How to Interpret Oil's Underperformance

We look at oil's supply and demand fundamentals and at the possible implications of poor market breadth.

How to Interpret Oil's Underperformance

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OPEC is Once Again the Swing Producer. Why it Matters.

This note is NOT about central banks’ policy, recession indicators, or inflation – you’re welcome.

Instead, I got influenced by my upcoming trip to Dubai (reach out if you’re there and want to connect) and decided to focus on oil. Thought it’d fit the vibe.

See, the long-term cyclical nature of investing in oil implies that it’s natural to see periods of underperformance that test the resilience of investors (like me) who are fuming as they see NVIDIA shareholders doing victory laps (with an NTM PE of 48x… just saying). Luckily though, we had Harris “Kuppy” Kupperman on Roger’s podcast earlier this week, to calm our spirits and eloquently list several reasons why price action has been so weak. We quote:

[We recommend you listen to the whole interview as, in my opinion, it’s the best one we’ve recorded to date…].

The thing about longer-term investments though is that they’re usually built on top of tangible and quantifiable fundamentals that, if they do materialize and persist, should eventually be reflected in market prices. “But no one cares about fundamentals anymore!” you might argue, as you lay out all the stats about passive flows, ETFs, and excess central bank liquidity. And yeah, you are mostly right for a significant portion of the equity market that won’t, in fact, re-rate to appropriate valuation multiples any time soon (I have an extensive list of Sum-of-the-Parts names that on paper are stellar investments but that the market will never care about). But for oil in particular, given it is in fact a physical market that powers the world economy, touches every corner of the world, and influences many corporate and consumer decisions, fundamentals do matter, and market prices will eventually need to adjust to reality.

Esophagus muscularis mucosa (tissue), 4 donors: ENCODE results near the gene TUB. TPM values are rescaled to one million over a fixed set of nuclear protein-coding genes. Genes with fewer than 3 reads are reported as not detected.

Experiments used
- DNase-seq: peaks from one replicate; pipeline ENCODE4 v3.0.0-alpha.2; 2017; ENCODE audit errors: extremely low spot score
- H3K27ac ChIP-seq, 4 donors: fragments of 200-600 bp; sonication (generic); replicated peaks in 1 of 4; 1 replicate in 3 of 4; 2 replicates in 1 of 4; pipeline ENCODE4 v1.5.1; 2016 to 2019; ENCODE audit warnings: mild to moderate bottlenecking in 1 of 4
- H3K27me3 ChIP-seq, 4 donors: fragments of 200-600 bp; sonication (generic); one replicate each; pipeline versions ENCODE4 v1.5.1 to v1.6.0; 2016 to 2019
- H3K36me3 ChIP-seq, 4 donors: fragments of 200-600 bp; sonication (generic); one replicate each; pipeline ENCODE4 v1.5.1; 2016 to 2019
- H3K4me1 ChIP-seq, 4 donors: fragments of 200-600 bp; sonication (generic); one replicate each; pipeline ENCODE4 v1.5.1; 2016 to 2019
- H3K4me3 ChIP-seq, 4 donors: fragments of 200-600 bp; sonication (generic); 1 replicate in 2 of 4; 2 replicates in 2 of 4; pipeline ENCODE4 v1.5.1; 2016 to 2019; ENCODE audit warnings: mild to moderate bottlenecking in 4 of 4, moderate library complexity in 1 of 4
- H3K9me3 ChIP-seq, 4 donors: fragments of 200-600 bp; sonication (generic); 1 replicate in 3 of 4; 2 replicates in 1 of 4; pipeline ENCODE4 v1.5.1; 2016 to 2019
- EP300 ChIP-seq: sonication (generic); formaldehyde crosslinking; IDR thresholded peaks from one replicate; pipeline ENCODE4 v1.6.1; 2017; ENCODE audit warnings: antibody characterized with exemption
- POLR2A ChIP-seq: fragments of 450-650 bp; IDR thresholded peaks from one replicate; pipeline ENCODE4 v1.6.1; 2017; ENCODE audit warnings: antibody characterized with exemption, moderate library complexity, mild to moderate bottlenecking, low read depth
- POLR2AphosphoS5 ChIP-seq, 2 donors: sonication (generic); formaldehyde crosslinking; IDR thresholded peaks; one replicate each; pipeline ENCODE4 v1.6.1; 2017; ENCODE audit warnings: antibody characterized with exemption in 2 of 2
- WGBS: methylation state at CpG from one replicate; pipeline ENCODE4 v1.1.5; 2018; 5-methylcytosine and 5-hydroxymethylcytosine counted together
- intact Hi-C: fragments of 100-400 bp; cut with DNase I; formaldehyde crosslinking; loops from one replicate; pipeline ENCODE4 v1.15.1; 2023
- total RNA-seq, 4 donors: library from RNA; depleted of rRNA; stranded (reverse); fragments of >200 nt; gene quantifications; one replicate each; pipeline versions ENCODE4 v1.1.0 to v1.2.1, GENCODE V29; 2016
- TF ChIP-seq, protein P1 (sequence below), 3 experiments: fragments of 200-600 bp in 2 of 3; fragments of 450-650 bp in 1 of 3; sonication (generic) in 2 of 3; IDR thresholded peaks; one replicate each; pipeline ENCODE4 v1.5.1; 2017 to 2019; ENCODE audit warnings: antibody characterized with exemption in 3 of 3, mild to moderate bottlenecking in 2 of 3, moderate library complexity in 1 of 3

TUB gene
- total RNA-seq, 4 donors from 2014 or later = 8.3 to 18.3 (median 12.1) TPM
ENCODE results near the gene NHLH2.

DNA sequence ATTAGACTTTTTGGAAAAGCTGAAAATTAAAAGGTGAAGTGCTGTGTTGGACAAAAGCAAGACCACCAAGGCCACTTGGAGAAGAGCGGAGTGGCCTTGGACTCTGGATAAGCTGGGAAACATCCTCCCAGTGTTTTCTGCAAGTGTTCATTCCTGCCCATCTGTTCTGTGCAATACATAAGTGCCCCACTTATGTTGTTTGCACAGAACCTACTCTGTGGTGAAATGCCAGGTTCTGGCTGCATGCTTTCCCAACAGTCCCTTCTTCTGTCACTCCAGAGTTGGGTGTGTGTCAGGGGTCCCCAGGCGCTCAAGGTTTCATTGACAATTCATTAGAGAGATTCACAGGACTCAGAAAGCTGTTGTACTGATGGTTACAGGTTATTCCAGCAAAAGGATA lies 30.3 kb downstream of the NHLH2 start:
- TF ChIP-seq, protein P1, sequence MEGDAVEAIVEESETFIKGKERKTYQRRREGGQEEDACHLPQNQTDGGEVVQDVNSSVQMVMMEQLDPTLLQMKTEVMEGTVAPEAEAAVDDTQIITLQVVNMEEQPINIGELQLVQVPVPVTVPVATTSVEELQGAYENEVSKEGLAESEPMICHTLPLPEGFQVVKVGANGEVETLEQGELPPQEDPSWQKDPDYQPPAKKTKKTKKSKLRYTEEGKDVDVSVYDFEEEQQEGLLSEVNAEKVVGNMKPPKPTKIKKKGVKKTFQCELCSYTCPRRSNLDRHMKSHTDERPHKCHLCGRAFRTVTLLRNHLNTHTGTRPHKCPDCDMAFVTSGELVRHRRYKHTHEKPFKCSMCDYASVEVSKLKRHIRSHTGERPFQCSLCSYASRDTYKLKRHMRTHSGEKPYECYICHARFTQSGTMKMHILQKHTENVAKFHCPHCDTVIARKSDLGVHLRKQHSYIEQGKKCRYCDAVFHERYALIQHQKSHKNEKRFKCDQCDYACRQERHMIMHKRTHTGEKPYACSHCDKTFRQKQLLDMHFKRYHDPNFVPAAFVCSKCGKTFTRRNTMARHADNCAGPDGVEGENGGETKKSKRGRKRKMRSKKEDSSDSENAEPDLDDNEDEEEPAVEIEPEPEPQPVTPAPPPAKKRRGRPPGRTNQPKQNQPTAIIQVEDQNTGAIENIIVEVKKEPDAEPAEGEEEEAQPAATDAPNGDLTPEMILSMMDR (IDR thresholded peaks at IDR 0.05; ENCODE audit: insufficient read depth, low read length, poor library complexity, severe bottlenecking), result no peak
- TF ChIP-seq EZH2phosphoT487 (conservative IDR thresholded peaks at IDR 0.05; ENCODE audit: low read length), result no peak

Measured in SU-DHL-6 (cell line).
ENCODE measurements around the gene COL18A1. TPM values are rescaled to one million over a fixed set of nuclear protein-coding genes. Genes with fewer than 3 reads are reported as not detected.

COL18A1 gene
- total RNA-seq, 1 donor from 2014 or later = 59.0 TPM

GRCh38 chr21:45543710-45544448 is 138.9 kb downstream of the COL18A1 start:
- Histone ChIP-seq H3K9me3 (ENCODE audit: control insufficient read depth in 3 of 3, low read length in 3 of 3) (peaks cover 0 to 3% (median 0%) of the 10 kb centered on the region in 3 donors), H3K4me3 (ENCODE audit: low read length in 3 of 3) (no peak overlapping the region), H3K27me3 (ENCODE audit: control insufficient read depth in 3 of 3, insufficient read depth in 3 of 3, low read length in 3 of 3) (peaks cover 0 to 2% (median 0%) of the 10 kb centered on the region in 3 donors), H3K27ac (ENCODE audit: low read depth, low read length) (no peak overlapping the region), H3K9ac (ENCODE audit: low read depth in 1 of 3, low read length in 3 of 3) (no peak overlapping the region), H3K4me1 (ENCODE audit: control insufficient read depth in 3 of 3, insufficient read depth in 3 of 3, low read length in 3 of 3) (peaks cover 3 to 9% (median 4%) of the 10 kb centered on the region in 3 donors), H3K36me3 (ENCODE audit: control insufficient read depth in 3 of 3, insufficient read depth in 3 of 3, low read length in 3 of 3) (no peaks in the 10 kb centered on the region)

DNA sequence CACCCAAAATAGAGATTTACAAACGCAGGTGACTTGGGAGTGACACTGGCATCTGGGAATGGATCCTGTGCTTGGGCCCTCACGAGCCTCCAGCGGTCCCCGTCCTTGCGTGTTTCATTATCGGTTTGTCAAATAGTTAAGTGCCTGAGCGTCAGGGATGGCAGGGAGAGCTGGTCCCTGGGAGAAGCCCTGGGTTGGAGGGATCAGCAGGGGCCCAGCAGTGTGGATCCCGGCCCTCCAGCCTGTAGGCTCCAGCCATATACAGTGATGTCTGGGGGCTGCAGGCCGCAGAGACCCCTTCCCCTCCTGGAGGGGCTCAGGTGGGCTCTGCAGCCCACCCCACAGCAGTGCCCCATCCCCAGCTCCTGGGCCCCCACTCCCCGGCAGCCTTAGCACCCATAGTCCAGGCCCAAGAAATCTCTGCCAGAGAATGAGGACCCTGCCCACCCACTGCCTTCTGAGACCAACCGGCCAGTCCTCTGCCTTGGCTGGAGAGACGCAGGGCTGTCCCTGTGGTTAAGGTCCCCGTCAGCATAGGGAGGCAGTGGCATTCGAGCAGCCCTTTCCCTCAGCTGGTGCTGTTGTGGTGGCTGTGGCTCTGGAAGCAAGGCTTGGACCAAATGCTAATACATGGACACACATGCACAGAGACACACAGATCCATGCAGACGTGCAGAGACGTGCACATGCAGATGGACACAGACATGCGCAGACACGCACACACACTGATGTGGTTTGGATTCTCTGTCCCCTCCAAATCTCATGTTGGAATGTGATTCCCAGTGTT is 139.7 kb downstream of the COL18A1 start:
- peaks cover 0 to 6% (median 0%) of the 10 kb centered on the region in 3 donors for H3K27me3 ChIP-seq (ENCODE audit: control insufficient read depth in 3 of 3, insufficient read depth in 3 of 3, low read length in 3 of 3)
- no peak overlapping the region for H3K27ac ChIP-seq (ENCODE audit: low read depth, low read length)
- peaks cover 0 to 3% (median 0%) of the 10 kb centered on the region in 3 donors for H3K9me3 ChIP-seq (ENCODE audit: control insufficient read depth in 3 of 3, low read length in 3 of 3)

Below we’ve tried to summarize what reality currently looks like.

oil supply and demand, stock changes

Given that demand backdrop, how easy is it to increase supply in order to make up for the 2H23 expected deficit and beyond? Well, not easy at all actually.

There are two key sources of supply growth to consider when talking oil: US Shale and OPEC spare capacity.

US Shale

Permian, Shale production, Canadians Oilsands
Permian Productivity
Hubbert's peak, permian basin, depletion

OPEC's Spare Capacity

With that, consider this:

Historical Oil growth
Oil supply and demand outlook

But how likely is OPEC to provide that oil to a market where

1) Prices do not reflect a level required to balance their domestic budgets, and

2) The US no longer has command and control over KSA and therefore, OPEC at large?